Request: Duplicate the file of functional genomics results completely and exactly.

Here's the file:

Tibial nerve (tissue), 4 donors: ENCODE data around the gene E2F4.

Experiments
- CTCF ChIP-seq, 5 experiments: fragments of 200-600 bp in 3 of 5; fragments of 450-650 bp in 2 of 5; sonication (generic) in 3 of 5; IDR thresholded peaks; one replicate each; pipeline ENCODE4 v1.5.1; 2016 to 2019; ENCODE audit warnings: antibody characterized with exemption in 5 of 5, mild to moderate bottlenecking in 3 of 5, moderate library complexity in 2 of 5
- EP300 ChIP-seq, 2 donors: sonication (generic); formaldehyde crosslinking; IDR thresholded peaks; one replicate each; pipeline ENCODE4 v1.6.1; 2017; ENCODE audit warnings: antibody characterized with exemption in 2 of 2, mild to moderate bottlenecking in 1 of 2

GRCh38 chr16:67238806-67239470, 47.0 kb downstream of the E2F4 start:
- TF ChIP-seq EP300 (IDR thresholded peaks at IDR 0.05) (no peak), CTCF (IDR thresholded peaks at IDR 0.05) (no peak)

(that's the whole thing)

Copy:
Tibial nerve (tissue), 4 donors: ENCODE data around the gene E2F4.

Experiments
- CTCF ChIP-seq, 5 experiments: fragments of 200-600 bp in 3 of 5; fragments of 450-650 bp in 2 of 5; sonication (generic) in 3 of 5; IDR thresholded peaks; one replicate each; pipeline ENCODE4 v1.5.1; 2016 to 2019; ENCODE audit warnings: antibody characterized with exemption in 5 of 5, mild to moderate bottlenecking in 3 of 5, moderate library complexity in 2 of 5
- EP300 ChIP-seq, 2 donors: sonication (generic); formaldehyde crosslinking; IDR thresholded peaks; one replicate each; pipeline ENCODE4 v1.6.1; 2017; ENCODE audit warnings: antibody characterized with exemption in 2 of 2, mild to moderate bottlenecking in 1 of 2

GRCh38 chr16:67238806-67239470, 47.0 kb downstream of the E2F4 start:
- TF ChIP-seq EP300 (IDR thresholded peaks at IDR 0.05) (no peak), CTCF (IDR thresholded peaks at IDR 0.05) (no peak)